Reicks declares: “We think the most important part of I/A is to have animals in a separate area where they can stay under the same roof before they go into the main stud. We see a lot of people having off-site isolation, but not having on-site isolation. The on-site isolation is a lot more important.”
Ordinary traffic to the site is severely restricted, explains Reicks. Visitors and producers are prohibited.
Deliveries are diverted to an employee's home or designated business before they are brought into the stud.
The semen delivery driver must wear clean clothes and plastic boots and have the delivery vehicle completely washed before driving onto the stud premises, he points out. The driver carries an identification card that is validated at an automatic drive-up checkpoint.
Garbage pickup is well away from the main building and done first thing Monday morning. The propane delivery driver uses a long hose so his truck doesn't enter the main premise. Feed bins are positioned inside the perimeter fence. The only outside vehicle allowed within the inner fence is the one that picks up dead animals, he says.
Employees can't live on a hog farm or live with someone who works on a hog farm. If they visit a hog farm, they must have three days downtime before returning to the boar stud.
Showers and bathrooms are locked. Any necessary guests, including Reicks, must sign the logbook to document their visit.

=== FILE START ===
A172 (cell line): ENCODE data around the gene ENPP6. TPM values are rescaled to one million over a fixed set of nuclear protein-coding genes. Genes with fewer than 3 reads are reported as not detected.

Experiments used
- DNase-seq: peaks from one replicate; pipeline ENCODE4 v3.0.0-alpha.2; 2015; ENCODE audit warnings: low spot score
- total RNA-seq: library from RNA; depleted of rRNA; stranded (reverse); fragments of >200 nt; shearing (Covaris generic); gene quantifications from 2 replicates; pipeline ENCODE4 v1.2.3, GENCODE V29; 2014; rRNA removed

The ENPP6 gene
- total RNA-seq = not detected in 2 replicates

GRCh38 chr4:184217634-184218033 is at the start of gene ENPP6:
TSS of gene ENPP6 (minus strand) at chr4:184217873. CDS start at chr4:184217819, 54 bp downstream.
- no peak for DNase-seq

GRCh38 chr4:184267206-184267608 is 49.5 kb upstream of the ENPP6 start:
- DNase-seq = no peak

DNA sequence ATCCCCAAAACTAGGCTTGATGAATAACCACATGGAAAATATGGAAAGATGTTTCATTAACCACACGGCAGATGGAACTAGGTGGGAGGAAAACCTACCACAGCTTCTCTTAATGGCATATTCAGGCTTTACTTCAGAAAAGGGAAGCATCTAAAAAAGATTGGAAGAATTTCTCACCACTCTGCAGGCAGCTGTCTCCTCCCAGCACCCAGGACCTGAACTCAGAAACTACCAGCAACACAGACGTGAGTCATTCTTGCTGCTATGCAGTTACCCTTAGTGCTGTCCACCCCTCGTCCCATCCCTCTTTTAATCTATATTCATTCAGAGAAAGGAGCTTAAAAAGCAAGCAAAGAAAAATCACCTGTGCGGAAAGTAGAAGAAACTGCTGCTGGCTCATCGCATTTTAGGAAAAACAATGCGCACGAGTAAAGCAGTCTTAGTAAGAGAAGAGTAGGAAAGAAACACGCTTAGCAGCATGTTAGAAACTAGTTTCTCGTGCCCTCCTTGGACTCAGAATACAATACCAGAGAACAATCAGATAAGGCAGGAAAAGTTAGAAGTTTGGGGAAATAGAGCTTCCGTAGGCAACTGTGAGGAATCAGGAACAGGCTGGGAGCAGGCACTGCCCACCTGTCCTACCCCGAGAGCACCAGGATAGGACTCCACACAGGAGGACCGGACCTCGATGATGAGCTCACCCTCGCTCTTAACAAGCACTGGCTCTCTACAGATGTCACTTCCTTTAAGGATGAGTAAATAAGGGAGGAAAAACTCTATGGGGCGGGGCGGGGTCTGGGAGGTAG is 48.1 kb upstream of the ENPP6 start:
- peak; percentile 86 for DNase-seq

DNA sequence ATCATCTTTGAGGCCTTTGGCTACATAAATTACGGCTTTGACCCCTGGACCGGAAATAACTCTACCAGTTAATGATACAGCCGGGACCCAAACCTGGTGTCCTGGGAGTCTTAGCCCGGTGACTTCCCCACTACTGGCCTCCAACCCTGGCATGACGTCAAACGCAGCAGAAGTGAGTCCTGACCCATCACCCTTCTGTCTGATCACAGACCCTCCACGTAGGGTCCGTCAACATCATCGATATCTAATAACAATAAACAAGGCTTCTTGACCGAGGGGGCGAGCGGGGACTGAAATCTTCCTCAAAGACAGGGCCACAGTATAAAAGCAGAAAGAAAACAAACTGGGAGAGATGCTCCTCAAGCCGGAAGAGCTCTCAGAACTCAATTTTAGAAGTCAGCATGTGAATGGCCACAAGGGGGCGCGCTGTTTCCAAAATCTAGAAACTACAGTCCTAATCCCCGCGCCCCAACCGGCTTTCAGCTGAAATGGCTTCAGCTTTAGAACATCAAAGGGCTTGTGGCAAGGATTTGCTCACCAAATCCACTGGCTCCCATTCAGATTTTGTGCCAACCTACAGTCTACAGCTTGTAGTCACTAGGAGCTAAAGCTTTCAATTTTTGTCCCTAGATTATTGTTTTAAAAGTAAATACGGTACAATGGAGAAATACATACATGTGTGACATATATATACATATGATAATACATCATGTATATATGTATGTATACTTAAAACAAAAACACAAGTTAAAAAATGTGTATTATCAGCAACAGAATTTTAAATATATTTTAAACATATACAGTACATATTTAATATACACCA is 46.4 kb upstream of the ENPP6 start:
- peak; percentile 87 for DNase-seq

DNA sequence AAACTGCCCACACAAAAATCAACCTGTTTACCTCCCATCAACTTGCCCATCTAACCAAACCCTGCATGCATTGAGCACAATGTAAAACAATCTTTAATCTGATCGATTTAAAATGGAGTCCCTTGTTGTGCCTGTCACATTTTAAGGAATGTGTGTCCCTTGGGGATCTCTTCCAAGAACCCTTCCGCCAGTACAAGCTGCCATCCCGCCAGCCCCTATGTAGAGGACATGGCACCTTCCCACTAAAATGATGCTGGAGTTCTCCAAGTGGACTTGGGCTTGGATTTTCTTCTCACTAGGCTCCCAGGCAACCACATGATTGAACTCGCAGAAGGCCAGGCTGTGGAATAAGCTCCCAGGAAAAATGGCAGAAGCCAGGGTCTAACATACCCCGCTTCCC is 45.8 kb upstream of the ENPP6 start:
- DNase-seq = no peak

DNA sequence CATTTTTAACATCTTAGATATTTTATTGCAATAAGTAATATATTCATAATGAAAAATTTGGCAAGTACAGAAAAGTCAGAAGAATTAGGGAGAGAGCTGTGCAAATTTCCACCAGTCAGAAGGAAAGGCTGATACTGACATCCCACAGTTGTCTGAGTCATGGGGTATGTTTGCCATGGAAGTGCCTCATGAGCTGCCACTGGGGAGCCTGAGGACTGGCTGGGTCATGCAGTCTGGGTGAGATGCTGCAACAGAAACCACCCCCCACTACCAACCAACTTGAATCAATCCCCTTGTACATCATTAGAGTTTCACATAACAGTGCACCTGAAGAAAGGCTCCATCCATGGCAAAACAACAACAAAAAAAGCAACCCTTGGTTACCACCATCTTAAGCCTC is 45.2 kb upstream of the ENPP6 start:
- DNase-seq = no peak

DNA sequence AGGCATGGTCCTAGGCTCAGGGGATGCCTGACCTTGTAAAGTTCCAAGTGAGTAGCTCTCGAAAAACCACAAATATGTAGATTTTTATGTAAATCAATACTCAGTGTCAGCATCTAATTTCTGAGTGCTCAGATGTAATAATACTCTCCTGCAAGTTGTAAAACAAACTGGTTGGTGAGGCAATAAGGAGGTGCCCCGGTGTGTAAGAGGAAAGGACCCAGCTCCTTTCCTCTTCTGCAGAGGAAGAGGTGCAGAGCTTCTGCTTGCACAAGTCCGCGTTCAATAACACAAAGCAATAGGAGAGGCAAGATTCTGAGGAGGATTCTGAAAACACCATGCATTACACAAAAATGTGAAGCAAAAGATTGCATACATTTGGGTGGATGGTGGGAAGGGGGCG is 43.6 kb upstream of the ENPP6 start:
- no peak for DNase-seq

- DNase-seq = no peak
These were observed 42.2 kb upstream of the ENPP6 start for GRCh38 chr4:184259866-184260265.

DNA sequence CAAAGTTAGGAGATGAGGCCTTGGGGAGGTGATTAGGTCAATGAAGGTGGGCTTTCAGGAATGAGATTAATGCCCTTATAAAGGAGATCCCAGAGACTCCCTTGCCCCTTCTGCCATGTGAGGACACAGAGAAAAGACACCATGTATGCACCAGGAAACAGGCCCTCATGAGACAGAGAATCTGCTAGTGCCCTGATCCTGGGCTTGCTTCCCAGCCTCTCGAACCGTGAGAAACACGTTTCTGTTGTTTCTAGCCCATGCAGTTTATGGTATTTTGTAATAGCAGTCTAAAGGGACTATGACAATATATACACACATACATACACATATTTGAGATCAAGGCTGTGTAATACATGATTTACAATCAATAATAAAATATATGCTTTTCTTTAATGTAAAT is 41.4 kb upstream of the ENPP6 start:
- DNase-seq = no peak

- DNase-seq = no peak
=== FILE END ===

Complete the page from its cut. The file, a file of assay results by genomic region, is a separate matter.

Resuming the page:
Pork Storks I, also managed by SVC, was designed to provide heightened biosecurity. Built in 1996, the stud holds 400 boars. The site is completely enclosed by an electrified, high-tensile wire fence. An inner chain-link fence topped by barbed wire surrounds all access points 12 ft. from the building. The facility and main gates are locked when employees have left for the night.
Pork Storks I boar stud manager Wayne Nienhaus says the whole stud gets washed down every other week to clean crevices, corners and spilled feed that harbor bugs and mice. Boar collection areas, including collection dummies, are washed every day. Once a week the dummies are pulled out, washed and disinfected.
Reicks reviews the main stud area. Each stud should have its own tools needed for repairs to avoid a repairman bringing in contaminated tools.
Water is cultured regularly for bacteria, he says.
For manure disposal, studs are urged to own the equipment that goes directly into the pit. Haulers are urged not to pump out manure from a hog facility before pumping out pits at a boar stud.
Reicks regularly audits boar stud labs for acceptable semen morphology and motility, equipment calibration, semen concentration, semen extending techniques and proper semen cooling before shipping.
Pork Storks I and II (Rushmore, MN) and Fairmont Artificial Breeders (FAB) boar stud at Fairmont, MN, are the only ISO-9000 certified boar studs in the U.S. This certification requires that a third-party auditor must review semen production and processing practices annually.
Those studs and Pipestone (MN) System's boar stud have a unique arrangement. If one closes due to a disease outbreak or other emergency, the other studs agree to provide backup until they resume operations. Pork Storks I filled the void for FAB when the stud was down three months after a PRRS outbreak last winter (see sidebar).
Every boar at Pork Storks must test negative for pseudorabies, brucellosis, leptospirosis, swine influenza virus, parvovirus, erysipelas and PRRS prior to stud entry. Boars are retested monthly.
Polymerase chain reaction (PCR) testing of semen for PRRS has done a good job. But using the mail service takes 2-3 days to get results, meaning most producers will have used the semen before test results are known.